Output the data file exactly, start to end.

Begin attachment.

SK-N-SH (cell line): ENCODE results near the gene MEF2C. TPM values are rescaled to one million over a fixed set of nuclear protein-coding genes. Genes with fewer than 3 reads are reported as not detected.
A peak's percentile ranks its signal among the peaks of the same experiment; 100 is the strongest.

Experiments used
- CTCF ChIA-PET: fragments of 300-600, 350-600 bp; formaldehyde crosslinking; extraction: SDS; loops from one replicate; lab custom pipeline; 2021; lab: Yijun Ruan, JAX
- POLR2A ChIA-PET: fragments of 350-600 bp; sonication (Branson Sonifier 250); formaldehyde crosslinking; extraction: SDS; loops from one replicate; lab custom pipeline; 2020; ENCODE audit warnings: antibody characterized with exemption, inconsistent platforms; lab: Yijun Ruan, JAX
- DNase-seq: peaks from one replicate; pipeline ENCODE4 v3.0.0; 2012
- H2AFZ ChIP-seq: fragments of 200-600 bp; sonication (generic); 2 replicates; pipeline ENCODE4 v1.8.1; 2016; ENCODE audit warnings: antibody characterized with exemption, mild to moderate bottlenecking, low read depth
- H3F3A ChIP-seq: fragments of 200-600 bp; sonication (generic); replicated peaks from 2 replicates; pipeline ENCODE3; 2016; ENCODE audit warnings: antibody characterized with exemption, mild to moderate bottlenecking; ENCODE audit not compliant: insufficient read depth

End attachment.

SK-N-SH (cell line): ENCODE results near the gene MEF2C. TPM values are rescaled to one million over a fixed set of nuclear protein-coding genes. Genes with fewer than 3 reads are reported as not detected.
A peak's percentile ranks its signal among the peaks of the same experiment; 100 is the strongest.

Experiments used
- CTCF ChIA-PET: fragments of 300-600, 350-600 bp; formaldehyde crosslinking; extraction: SDS; loops from one replicate; lab custom pipeline; 2021; lab: Yijun Ruan, JAX
- POLR2A ChIA-PET: fragments of 350-600 bp; sonication (Branson Sonifier 250); formaldehyde crosslinking; extraction: SDS; loops from one replicate; lab custom pipeline; 2020; ENCODE audit warnings: antibody characterized with exemption, inconsistent platforms; lab: Yijun Ruan, JAX
- DNase-seq: peaks from one replicate; pipeline ENCODE4 v3.0.0; 2012
- H2AFZ ChIP-seq: fragments of 200-600 bp; sonication (generic); 2 replicates; pipeline ENCODE4 v1.8.1; 2016; ENCODE audit warnings: antibody characterized with exemption, mild to moderate bottlenecking, low read depth
- H3F3A ChIP-seq: fragments of 200-600 bp; sonication (generic); replicated peaks from 2 replicates; pipeline ENCODE3; 2016; ENCODE audit warnings: antibody characterized with exemption, mild to moderate bottlenecking; ENCODE audit not compliant: insufficient read depth